It's been suggested that she didn't take the artistic risks of her "outlaw" friends Waylon and Willie and that's why she was unable to repeat the commercial success she achieved with her sultry 1971 version of Kris Kristofferson's "Help Me Make It Through the Night". However, I argue that maybe it was harder for Sammi to find her "groove" because her vocal talent was so unique in the country field. Sammi's voice delivered a mixture of dusky sensuality and ages-old weariness that required a certain amount of delicacy in production in order to capture the nuances of her delivery, particularly in ballads.
What makes Sammi Smith special for me is that she sounds like a young woman who's lived a thousand lives, and her soul has survived to tell the tale of centuries of heartbreak. And that's why her performances on songs like "Saunders Ferry Lane," and "Today I Started Loving You Again" are so compelling.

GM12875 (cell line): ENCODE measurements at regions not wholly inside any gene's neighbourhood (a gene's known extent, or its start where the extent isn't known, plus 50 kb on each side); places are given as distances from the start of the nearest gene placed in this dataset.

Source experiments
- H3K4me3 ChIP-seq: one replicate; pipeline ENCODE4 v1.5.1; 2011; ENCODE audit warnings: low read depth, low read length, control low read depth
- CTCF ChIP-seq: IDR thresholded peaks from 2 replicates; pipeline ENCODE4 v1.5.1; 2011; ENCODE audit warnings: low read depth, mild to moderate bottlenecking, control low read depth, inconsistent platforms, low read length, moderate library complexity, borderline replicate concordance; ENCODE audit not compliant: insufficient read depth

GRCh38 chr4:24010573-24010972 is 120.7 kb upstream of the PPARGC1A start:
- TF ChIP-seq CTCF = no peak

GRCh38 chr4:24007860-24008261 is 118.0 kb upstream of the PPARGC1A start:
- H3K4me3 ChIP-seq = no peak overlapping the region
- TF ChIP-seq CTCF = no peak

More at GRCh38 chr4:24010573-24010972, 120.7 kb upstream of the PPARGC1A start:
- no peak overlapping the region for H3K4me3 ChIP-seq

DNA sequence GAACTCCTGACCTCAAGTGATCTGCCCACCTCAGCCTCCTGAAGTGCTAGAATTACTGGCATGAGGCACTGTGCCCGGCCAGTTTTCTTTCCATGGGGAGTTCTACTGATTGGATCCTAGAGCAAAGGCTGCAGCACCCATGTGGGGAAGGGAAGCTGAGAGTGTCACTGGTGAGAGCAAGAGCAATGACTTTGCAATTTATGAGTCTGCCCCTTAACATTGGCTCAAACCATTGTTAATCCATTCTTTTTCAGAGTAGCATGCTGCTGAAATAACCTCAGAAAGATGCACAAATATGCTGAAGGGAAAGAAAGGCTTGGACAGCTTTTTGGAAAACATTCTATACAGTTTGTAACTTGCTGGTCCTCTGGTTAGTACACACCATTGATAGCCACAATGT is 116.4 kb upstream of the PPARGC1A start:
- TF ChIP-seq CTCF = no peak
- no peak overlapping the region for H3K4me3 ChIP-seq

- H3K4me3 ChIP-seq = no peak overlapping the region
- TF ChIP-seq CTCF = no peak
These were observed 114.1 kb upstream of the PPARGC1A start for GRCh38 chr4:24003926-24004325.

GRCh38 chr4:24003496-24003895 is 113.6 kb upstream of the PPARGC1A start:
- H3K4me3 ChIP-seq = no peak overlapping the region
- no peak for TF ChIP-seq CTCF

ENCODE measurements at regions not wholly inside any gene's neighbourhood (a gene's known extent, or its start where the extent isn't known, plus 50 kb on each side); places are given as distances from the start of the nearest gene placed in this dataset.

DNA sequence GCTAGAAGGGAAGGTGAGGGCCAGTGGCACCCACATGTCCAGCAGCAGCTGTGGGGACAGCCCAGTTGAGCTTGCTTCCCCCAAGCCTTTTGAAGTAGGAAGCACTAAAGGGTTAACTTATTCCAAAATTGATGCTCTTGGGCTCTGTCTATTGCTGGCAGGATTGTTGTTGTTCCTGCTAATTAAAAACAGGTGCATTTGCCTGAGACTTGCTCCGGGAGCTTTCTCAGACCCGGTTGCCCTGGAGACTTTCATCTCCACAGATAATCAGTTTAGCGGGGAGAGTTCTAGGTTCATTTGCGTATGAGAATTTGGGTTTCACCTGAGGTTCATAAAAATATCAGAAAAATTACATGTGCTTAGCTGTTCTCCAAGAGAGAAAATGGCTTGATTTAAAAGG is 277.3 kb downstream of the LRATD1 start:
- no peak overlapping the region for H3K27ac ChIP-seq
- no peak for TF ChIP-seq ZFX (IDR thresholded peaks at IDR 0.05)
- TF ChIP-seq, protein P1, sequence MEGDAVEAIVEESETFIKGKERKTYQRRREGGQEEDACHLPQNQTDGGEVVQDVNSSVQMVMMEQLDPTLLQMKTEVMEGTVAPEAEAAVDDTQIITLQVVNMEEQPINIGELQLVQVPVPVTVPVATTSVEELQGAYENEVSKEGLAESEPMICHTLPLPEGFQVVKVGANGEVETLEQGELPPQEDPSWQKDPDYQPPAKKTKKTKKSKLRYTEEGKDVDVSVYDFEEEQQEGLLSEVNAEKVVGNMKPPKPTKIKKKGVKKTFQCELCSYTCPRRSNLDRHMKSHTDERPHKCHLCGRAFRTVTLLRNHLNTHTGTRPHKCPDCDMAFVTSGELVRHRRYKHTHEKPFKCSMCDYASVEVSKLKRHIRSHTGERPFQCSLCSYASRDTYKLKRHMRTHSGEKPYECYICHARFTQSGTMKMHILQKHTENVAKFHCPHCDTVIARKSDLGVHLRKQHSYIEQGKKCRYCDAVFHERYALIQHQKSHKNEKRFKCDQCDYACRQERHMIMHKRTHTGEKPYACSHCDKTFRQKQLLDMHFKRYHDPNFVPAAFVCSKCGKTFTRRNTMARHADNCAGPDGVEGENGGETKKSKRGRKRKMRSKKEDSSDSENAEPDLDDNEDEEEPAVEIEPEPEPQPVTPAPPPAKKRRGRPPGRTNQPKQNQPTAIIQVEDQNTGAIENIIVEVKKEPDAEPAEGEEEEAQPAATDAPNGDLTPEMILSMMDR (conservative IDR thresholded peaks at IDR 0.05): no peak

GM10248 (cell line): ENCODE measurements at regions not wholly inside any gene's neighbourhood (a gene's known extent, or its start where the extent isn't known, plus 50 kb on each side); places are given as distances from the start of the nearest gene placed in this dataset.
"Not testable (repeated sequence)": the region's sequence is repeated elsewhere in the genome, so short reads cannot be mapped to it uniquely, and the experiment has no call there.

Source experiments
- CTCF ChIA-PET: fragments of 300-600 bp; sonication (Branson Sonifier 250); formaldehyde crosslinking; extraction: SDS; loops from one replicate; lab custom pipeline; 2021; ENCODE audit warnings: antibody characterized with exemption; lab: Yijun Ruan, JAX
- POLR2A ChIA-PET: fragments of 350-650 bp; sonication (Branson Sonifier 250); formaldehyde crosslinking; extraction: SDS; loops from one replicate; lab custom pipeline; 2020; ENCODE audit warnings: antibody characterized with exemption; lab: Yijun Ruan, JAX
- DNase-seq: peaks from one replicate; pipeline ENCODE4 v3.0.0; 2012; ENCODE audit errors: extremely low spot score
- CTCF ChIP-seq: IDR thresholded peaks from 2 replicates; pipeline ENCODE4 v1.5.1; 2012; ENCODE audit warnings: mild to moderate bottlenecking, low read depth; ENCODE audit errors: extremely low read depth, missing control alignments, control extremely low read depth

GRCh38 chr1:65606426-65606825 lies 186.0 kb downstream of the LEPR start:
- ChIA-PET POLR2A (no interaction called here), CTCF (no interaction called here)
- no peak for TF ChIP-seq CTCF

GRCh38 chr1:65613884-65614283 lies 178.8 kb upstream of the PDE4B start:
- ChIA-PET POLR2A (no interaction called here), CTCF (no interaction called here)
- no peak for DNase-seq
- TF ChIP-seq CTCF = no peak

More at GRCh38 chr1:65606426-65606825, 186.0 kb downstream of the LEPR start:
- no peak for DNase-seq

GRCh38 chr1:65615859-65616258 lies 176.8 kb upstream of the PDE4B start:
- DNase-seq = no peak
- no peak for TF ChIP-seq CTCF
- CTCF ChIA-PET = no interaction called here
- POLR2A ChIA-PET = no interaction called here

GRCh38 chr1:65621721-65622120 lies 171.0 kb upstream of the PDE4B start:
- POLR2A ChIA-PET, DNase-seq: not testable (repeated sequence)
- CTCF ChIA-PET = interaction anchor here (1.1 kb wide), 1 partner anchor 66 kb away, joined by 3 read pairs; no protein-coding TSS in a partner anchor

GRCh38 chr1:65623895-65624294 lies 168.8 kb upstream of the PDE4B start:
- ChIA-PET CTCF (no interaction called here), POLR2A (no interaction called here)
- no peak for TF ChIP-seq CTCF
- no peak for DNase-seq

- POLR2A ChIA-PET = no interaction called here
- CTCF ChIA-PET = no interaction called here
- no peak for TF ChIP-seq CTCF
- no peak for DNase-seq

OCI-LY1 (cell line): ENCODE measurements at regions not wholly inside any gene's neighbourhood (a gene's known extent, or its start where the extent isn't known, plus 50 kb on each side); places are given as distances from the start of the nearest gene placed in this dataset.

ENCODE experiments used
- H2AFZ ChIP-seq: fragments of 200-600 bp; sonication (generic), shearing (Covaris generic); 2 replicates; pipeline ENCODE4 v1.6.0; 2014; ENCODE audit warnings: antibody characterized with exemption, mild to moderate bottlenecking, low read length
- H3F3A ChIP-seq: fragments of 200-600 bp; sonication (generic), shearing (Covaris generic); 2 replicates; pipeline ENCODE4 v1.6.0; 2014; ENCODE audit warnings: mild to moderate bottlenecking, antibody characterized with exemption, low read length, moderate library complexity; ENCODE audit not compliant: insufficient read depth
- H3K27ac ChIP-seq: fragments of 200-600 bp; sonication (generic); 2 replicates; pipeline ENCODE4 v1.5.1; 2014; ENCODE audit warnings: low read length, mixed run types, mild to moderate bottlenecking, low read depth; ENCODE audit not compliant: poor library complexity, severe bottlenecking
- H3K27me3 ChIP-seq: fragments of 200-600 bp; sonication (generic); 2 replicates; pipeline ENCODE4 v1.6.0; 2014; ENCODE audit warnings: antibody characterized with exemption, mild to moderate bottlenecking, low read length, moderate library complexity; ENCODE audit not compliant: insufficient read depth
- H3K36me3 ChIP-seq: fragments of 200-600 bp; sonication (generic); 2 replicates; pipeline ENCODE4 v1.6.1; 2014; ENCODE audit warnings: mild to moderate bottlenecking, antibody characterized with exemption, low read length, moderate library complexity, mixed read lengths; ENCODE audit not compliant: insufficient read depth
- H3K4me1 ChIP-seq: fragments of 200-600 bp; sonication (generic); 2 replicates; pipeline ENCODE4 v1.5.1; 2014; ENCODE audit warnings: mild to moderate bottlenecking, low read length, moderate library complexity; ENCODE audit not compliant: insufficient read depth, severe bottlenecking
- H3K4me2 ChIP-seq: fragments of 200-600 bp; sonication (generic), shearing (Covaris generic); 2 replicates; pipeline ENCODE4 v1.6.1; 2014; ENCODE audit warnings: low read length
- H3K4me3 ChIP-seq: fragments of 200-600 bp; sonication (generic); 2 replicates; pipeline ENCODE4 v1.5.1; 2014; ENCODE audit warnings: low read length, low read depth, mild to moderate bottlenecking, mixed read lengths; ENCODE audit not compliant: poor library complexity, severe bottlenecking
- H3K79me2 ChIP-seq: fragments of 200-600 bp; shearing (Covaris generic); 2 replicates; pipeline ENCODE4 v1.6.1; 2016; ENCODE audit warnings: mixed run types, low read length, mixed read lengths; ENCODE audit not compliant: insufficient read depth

If you read bios about Sammi you'll find the running narrative of a promising artist who missed opportunity. But, maybe her life success shouldn't be defined by hit records. Maybe Sammi Smith didn't miss opportunity at all, she simply chose to seize an opportunity outside of commercial success. Perhaps her contributions should be measured differently, by her work to advocate for the civil rights and advancement of the Apache people, something ultimately more meaningful and longer-lasting than chasing the charts of the music industry.
The record I've chosen to feature today is from the period just following Sammi's break from the "Nashville Sound" of Mega Records. Here we find a playful Sammi on a rarely heard uptempo stomper. It's great for the dance floor, so come kick up those boot heals tomorrow night (3/28) at the Kenton Club as I celebrate Sammi and her other lady contemporaries at Touch Your Woman 4.